So why, then, given this condition, now on the backside of the mountain, does one find one’s self wanting to teach more, and mentor more? It’s fine and noble to pass on tricks of the trade, values and aesthetics, into those who will carry such things like a fire in the horn after you’ve gone on past. But what continues to puzzle me is the seemingly gross inefficiency of laboring with the prose of beginning writers, rather than my own.

    Maybe, I wonder, this impulse has an element of loneliness to it. Perhaps, after working in furious solitude for so long, the spirit finally looks up and thinks, wonders, What is it like to work with another? To not carry the weight of creation all on one’s own shoulders, but to share a process that can be as taxing as it is stimulating. Paying attention to this odd appetite, I have begun teaching a couple of workshops each year—one in Paradise Valley, the other in the Yaak Valley—a literary boot camp—where I spend time on others’ work, not just mine.

    Again, at one level—the level of the self—it does not make full sense, at this late date. But I think part of it might also be a question of manners. As you have been helped along the way by so many others, it is only right then to pay it forward.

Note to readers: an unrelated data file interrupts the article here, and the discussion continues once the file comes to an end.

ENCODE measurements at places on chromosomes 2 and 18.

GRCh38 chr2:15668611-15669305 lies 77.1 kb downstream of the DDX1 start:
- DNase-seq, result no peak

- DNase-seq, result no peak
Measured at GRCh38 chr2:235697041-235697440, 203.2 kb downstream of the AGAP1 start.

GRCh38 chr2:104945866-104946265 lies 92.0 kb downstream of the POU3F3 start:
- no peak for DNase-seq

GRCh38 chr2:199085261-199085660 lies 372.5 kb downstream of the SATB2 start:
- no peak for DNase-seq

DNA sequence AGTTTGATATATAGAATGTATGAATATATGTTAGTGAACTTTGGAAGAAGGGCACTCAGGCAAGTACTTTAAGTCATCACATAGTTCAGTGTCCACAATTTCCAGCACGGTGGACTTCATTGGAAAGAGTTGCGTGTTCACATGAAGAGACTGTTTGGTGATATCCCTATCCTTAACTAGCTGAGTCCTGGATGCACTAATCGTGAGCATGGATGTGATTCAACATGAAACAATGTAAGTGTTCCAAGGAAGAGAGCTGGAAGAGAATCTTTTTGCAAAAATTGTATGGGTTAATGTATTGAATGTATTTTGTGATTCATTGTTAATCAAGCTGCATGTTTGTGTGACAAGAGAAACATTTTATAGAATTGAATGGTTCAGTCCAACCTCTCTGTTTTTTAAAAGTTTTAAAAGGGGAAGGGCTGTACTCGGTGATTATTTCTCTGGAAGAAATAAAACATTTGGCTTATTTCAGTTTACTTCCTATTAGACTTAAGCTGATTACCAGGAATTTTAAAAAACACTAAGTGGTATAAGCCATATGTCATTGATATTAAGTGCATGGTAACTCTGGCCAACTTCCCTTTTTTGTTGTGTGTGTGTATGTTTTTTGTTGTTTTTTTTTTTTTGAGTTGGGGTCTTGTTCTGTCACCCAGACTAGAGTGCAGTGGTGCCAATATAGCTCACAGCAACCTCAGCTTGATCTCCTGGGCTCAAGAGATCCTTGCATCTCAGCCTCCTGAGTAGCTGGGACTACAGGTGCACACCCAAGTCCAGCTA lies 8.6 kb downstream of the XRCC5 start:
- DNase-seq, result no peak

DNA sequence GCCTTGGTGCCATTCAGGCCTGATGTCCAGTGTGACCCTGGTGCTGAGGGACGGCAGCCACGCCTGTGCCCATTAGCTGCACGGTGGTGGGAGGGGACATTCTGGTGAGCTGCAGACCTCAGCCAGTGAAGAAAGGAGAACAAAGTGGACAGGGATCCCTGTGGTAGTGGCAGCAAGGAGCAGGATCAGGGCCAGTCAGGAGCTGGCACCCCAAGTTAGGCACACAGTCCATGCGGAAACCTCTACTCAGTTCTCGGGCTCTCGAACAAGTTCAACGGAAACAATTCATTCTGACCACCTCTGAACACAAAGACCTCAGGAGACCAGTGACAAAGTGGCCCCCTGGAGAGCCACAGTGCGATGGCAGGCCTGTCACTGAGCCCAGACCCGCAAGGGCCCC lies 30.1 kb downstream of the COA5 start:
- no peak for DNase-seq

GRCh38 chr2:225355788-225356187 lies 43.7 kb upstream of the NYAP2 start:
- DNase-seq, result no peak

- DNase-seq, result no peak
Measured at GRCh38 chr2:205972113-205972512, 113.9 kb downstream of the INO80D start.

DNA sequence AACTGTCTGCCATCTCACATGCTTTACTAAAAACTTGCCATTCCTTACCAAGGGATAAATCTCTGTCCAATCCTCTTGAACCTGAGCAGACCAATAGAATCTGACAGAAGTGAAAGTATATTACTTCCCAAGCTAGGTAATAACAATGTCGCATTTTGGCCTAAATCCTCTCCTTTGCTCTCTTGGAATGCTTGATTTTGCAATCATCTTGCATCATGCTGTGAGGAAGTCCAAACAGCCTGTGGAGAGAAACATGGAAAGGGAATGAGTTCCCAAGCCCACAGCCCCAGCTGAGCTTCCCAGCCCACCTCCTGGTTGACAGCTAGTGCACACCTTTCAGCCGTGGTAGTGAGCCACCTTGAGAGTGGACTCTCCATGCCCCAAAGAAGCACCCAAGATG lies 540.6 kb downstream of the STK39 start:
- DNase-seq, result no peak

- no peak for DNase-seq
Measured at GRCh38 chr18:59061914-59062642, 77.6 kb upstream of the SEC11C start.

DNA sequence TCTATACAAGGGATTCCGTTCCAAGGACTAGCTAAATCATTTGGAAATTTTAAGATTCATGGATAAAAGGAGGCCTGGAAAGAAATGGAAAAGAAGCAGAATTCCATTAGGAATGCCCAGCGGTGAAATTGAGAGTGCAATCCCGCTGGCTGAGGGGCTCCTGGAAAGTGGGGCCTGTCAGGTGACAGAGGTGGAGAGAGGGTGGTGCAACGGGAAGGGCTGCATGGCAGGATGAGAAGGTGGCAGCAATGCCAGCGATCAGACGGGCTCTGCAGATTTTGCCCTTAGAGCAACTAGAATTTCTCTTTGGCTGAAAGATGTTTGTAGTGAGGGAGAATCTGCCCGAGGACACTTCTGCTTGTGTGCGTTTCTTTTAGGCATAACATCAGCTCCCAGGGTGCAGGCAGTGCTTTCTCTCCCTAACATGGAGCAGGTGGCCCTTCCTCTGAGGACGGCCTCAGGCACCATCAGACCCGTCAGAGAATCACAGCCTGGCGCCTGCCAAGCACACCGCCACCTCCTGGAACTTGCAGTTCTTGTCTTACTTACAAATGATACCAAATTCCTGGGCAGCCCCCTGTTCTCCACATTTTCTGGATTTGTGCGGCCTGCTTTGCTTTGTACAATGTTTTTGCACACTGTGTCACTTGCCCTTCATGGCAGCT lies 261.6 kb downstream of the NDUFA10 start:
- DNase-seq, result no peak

And, in theory, after a while—maybe a long while—you become a little smarter: after all the decades, you’ve developed a keener eye for talent, and an eye also for the endurance and work ethic of younger writers: the two things that trump talent. And when you see all three qualities twined, then you get excited.

    It’s good that you can still get excited. It’s good that you still love what you do for a living, and as a calling.

    As a young writer, I always heard that good writing would find a home. I believed it as an article of faith back then, and I know it to be true through seeing the experience of others, now. I won’t waste anyone’s time decrying the diminished state of the publishing industry, and indeed, with the valiant burning dream of Whitefish Review, there is, locally at least, no diminishment at all, only continued growth and excellence. These are not the good old days. This is certainly not the golden era of literary magazines; but don’t tell that to Whitefish Review and its many supporters.

    I wish I had more time. This issue is dense with the best of the manuscripts I have come across in the last ten or so years of teaching, as well as the finest of those submitted for our themed issue, the annual fiction contest, and the editorial board’s mission to seek out fresh, young talent. Has the time I’ve spent working with these individual writers, in places like Bozeman, Kentucky, Missoula, Vermont, Oregon, and the coast of Maine, been worth it—hours, days, weeks, years spent away from sitting with my own head tipped to the page? On the surface of things, again it would seem to make no sense. But there is much about writing and art that seems and well may be illogical; a necessary part of a journey no less mysterious than the path of aging.